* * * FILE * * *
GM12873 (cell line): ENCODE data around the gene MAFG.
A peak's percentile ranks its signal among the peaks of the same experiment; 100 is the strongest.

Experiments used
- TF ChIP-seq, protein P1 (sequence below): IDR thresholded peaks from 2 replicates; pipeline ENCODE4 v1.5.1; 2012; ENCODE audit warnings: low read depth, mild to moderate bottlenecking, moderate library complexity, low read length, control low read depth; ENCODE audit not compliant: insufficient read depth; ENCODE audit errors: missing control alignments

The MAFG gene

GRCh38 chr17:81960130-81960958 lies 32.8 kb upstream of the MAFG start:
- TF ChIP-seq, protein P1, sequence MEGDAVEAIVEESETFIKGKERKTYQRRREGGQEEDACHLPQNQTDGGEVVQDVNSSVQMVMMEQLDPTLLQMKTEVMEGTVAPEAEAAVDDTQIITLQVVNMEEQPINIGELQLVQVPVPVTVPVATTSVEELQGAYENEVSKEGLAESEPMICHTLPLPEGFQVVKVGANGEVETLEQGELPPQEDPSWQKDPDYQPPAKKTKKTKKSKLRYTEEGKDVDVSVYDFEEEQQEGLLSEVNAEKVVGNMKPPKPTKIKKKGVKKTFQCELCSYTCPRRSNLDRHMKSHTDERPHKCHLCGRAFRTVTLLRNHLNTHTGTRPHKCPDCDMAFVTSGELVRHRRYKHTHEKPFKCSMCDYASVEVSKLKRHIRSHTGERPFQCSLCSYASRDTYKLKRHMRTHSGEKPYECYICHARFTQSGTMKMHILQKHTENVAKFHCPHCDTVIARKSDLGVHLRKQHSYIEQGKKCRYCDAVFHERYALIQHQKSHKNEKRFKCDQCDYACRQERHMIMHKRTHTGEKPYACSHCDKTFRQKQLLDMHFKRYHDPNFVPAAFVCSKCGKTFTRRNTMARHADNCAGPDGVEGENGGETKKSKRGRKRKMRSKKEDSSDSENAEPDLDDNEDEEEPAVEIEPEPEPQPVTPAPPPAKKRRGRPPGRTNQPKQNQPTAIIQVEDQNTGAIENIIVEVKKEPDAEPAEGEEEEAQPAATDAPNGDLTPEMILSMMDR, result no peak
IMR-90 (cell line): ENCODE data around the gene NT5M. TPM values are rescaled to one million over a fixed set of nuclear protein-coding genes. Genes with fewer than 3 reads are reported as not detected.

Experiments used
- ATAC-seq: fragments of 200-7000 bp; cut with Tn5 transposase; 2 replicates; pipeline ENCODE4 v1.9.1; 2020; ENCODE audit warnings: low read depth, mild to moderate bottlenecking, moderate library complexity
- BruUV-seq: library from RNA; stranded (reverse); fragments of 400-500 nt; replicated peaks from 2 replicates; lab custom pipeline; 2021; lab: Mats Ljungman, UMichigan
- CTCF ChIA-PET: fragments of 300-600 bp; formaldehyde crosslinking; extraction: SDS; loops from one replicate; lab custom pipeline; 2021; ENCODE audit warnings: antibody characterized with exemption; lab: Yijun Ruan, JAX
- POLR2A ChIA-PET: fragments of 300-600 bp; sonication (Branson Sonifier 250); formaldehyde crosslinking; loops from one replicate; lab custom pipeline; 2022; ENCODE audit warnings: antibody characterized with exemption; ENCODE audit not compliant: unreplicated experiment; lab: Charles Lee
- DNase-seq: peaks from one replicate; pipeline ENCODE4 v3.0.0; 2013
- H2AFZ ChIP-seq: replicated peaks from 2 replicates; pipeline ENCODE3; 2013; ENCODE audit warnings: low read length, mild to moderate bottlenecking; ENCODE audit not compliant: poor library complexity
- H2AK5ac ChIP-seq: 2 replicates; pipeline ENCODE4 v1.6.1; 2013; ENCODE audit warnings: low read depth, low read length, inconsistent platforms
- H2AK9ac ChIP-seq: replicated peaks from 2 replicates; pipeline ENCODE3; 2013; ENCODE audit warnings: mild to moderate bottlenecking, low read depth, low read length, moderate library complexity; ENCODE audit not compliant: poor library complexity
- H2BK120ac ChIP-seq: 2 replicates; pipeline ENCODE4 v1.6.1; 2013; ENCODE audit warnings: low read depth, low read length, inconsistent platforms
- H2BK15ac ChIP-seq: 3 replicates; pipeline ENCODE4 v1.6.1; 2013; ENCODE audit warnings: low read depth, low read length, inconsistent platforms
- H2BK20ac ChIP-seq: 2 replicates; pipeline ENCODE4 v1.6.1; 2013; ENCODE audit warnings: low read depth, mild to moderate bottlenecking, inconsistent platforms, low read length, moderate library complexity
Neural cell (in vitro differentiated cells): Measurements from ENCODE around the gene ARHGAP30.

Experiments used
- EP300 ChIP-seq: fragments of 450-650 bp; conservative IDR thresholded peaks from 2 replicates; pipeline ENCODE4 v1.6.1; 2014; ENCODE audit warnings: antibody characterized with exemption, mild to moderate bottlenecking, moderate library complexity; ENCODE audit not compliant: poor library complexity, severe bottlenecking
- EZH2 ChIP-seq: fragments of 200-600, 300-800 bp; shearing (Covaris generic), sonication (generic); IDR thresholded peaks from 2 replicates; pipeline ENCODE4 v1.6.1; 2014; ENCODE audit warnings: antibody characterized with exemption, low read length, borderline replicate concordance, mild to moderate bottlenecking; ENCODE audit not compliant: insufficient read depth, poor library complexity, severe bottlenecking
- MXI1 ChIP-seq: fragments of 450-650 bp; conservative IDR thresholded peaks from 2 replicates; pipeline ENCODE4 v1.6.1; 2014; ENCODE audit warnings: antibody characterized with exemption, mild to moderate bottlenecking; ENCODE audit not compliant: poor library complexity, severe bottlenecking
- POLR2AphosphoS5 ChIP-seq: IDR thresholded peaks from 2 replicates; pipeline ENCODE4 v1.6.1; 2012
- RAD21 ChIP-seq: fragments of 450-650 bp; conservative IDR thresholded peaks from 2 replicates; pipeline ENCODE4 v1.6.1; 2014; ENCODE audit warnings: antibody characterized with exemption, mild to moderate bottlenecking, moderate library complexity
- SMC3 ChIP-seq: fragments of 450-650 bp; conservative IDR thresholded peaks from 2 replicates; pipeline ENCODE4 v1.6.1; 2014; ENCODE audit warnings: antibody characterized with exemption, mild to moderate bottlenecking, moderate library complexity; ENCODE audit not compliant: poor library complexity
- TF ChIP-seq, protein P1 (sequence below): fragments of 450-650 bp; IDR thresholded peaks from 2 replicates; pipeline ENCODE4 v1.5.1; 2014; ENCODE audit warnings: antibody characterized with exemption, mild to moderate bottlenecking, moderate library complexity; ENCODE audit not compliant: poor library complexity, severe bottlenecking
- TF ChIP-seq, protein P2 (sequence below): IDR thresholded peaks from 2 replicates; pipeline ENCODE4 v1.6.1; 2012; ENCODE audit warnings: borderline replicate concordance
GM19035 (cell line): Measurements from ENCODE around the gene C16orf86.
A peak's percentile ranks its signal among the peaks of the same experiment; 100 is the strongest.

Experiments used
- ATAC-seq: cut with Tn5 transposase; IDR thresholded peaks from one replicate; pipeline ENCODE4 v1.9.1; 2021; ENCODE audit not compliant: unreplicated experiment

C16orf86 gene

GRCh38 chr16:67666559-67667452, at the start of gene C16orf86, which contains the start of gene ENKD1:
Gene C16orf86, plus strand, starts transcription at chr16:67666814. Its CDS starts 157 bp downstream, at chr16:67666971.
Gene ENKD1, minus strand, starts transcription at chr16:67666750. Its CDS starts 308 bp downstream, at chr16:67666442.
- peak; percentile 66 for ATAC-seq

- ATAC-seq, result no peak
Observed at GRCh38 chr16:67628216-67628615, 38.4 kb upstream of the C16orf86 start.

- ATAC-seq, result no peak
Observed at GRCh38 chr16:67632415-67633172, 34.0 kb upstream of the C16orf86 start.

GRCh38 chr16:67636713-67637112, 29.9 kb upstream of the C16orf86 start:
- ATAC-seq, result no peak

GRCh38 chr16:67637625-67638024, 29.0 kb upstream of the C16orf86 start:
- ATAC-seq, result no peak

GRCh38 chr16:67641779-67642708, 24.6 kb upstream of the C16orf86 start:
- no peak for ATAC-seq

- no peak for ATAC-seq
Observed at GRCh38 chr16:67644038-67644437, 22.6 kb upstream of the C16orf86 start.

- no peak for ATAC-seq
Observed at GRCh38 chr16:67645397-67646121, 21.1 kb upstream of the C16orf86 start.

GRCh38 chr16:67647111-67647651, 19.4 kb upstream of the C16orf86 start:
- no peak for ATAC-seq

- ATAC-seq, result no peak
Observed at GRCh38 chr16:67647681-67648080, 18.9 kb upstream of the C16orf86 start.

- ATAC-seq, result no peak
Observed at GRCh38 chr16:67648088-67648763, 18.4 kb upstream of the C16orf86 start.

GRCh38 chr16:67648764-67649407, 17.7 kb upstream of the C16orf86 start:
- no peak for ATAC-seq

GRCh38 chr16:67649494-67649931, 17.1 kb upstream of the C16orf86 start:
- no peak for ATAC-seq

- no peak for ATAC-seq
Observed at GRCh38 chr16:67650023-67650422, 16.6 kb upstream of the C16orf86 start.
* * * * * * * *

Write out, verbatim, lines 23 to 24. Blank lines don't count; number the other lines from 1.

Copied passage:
- EP300 ChIP-seq: fragments of 450-650 bp; conservative IDR thresholded peaks from 2 replicates; pipeline ENCODE4 v1.6.1; 2014; ENCODE audit warnings: antibody characterized with exemption, mild to moderate bottlenecking, moderate library complexity; ENCODE audit not compliant: poor library complexity, severe bottlenecking
- EZH2 ChIP-seq: fragments of 200-600, 300-800 bp; shearing (Covaris generic), sonication (generic); IDR thresholded peaks from 2 replicates; pipeline ENCODE4 v1.6.1; 2014; ENCODE audit warnings: antibody characterized with exemption, low read length, borderline replicate concordance, mild to moderate bottlenecking; ENCODE audit not compliant: insufficient read depth, poor library complexity, severe bottlenecking